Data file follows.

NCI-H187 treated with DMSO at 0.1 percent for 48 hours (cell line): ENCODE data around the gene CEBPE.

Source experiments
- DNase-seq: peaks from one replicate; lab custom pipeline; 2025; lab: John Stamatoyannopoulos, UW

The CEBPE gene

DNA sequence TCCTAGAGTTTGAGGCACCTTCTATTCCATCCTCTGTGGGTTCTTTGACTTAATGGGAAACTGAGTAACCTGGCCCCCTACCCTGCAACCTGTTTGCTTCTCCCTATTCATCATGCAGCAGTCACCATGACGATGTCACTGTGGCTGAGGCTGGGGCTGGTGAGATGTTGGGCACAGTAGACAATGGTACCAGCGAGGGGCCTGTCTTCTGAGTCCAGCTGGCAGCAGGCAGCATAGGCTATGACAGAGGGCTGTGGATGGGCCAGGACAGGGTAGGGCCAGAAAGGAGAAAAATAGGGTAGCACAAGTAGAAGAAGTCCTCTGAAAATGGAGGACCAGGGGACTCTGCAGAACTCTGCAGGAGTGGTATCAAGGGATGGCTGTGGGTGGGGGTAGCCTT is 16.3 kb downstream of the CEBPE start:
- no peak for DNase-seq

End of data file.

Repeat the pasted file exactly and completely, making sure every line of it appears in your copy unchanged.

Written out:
NCI-H187 treated with DMSO at 0.1 percent for 48 hours (cell line): ENCODE data around the gene CEBPE.

Source experiments
- DNase-seq: peaks from one replicate; lab custom pipeline; 2025; lab: John Stamatoyannopoulos, UW

The CEBPE gene

DNA sequence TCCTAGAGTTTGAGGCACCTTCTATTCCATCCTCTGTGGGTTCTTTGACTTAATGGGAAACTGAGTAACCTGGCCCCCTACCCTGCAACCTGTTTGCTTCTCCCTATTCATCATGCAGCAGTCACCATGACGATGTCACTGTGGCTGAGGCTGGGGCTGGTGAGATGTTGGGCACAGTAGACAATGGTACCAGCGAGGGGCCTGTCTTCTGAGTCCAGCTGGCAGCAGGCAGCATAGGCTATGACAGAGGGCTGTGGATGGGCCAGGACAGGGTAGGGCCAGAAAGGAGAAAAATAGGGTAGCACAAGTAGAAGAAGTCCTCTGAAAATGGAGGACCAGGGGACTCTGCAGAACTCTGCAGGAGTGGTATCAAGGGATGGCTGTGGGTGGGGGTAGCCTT is 16.3 kb downstream of the CEBPE start:
- no peak for DNase-seq